Mr Nandlall habitually looks for scapegoats to explain his increasingly exposed shortcomings and failures. On more than one occasion he has sought to blame the delay for the operationalising of the Judicial Review Act on the Rules Committee chaired by Chancellor (ag), Mr Carl Singh. It seems that neither Mr Nandlall nor his Permanent Secretary is aware that that those Rules duly signed by the members of the Rules Committee were laid in the National Assembly on November 18, 2010 as High Court Rules 2010 – No. 4 of 2010. In the National Assembly of which Mr Nandlall was a member, the Rules were described as “flawless” by Mr Ramson, the then Attorney General.

Having been laid in the National Assembly, those Rules were ready to become operational on the date of publication in the Gazette, or some later date provided. Mr Nandlall as Minister of Legal Affairs has executive responsibility for the administration of justice and it is in him and him alone that the power and duty vest to bring the Judicial Review Act into operation. Under the High Court Act the Attorney General, or his appointee, is a member of the Rules Committee, which he appears not to know! I must ask, is Mr Nandlall for real?

Even if the rules were still in draft as Mr Nandlall believes, he compounded his poor knowledge by attempting to hoodwink the public into believing that the Judicial Review Act can only be brought into force when the entire body of new Rules of Court is promulgated. And if his Permanent Secretary knew a little bit more than Mr Nandlall does about administration she would have told him that all that is required is for the justice administration to lift from the new rules the relevant Part 47 comprising three pages of twelve paragraphs and publish that part separately.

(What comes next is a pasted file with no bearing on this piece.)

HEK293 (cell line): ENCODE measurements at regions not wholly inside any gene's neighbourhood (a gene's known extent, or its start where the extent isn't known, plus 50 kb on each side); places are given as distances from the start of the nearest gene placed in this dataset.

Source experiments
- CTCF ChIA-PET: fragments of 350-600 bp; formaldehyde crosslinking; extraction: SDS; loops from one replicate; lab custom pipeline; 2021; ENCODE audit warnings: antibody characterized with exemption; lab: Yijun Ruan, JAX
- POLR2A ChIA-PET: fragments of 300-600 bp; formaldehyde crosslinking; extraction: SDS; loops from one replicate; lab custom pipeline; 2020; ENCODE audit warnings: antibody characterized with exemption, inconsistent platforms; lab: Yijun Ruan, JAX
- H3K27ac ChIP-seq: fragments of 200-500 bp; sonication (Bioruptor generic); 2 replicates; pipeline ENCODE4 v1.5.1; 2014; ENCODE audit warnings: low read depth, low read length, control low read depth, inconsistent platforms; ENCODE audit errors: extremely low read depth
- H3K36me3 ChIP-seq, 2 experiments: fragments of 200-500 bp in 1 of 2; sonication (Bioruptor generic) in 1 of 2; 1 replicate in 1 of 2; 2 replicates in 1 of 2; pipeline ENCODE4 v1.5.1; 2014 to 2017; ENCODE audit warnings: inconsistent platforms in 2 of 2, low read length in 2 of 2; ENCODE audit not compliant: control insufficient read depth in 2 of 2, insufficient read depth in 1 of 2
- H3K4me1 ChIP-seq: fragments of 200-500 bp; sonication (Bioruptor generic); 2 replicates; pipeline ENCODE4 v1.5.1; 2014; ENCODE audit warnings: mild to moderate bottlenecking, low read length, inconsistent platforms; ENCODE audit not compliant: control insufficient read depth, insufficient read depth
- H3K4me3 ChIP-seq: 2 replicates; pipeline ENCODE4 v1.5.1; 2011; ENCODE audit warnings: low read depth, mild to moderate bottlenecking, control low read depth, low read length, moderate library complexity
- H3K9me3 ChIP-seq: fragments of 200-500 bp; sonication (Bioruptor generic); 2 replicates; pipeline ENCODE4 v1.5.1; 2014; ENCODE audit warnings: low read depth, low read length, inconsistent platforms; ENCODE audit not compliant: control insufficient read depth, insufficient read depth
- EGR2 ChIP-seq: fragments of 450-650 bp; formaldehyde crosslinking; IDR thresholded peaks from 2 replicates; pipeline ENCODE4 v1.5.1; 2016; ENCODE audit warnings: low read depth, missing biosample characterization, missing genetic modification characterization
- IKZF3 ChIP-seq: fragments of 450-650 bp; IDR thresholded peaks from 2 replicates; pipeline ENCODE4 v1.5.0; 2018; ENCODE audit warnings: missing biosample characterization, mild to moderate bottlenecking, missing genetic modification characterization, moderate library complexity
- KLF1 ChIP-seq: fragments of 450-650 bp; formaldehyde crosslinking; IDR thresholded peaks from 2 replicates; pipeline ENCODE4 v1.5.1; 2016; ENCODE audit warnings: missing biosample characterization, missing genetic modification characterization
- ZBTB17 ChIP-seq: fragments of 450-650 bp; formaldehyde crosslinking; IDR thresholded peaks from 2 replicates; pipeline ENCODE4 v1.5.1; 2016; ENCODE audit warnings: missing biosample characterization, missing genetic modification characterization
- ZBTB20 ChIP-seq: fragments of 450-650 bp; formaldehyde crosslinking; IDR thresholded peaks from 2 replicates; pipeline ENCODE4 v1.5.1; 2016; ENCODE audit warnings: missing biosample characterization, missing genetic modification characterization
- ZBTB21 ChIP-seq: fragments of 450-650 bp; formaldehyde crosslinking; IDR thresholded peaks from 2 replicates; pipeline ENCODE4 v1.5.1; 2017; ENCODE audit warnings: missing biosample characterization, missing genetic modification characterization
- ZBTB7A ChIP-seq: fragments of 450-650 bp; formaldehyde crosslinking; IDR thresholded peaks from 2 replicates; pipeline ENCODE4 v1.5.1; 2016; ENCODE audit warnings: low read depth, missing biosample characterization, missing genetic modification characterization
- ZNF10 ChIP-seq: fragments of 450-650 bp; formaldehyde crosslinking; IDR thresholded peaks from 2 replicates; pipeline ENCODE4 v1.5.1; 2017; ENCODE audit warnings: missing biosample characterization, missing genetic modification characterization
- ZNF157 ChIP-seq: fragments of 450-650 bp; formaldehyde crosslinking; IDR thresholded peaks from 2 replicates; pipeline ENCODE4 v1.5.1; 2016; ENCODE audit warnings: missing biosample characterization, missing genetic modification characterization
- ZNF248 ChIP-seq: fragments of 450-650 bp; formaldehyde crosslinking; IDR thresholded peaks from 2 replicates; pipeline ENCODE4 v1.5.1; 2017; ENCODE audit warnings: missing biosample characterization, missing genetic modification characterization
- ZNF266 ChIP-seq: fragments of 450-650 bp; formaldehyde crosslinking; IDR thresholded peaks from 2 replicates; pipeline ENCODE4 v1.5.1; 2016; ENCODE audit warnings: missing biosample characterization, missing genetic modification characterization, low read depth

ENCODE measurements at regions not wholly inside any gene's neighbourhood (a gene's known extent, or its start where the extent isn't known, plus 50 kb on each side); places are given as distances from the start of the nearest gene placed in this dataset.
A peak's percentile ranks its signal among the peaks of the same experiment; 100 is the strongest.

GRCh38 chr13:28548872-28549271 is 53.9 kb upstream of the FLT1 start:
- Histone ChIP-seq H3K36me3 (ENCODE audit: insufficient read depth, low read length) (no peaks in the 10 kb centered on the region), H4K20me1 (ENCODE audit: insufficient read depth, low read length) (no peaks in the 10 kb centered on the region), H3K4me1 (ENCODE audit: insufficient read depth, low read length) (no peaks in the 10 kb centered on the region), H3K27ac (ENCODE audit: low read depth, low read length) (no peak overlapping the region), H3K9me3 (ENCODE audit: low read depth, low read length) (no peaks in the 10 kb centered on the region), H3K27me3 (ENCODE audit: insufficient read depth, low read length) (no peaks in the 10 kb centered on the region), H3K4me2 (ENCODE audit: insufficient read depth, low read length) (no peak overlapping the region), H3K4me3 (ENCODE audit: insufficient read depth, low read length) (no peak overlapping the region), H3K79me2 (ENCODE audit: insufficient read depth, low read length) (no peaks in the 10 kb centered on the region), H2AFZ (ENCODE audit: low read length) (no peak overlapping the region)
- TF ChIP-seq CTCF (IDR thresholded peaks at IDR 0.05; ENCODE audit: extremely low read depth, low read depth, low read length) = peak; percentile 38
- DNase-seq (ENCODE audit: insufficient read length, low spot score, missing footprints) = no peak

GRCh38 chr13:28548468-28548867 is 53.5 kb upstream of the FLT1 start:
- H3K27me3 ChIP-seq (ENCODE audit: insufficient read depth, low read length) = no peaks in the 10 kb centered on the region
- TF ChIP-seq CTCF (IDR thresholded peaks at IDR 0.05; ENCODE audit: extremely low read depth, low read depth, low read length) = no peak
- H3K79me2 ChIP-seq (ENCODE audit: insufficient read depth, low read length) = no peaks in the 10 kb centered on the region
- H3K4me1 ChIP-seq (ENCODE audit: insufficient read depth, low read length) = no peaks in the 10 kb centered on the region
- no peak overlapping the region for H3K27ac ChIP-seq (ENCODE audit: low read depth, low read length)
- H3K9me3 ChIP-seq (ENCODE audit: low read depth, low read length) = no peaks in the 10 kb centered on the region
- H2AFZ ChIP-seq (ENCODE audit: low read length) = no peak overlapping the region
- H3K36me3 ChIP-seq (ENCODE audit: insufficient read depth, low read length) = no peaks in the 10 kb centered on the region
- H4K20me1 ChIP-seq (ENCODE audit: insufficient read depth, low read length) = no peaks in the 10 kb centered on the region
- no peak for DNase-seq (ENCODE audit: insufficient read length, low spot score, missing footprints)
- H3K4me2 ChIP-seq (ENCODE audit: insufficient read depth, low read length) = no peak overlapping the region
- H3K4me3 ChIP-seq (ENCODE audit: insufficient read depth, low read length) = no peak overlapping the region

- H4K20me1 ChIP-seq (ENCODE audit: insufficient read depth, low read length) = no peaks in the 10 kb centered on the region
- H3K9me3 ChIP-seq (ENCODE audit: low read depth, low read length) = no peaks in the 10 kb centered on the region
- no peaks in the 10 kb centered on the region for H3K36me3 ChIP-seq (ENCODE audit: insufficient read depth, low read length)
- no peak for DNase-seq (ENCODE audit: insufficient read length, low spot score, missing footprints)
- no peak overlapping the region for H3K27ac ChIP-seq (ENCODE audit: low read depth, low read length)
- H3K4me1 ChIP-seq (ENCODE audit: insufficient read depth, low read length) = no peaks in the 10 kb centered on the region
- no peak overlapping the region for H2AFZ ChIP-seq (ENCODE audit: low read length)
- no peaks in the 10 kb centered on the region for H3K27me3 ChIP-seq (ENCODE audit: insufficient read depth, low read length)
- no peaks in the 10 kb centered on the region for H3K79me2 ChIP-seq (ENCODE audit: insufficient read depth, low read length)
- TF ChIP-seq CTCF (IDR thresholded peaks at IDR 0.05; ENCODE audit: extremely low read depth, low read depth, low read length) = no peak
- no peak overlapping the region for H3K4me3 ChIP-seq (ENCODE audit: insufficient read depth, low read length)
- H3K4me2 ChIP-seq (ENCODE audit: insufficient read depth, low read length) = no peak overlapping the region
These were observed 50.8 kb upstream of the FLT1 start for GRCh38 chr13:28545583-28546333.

That is not unusual. There are several recent precedents for the making of subsidiary rules or legislation for specific legal purposes including:

– The rules establishing the Commercial Court and setting out the procedures for the operation of that court;

– The Practice Direction Rule establishing the Constitutional Division of the High Court; and

– The Family (Proceedings and Procedures) Rules 2012 comprising 130 pages. Parenthetically, Mr Nandlall or his Permanent Secretary may wish to explain honestly why more than two years after the publication of the Family (Proceedings and Procedures) Rules, and even longer after the completion of the building to house the Family Court, that court has still not been established.

It is not that Mr Nandlall thinks it is easier to bring up rules of 130 pages than it is rules of three pages; it is that he is afraid to bring the Judicial Review Act of 2010 into being because it would facilitate legal challenges to the executive’s excesses and breaches of administrative law. It would give to the High Court the power to grant aggrieved citizens injunctions and declarations more easily than are available under the current rules.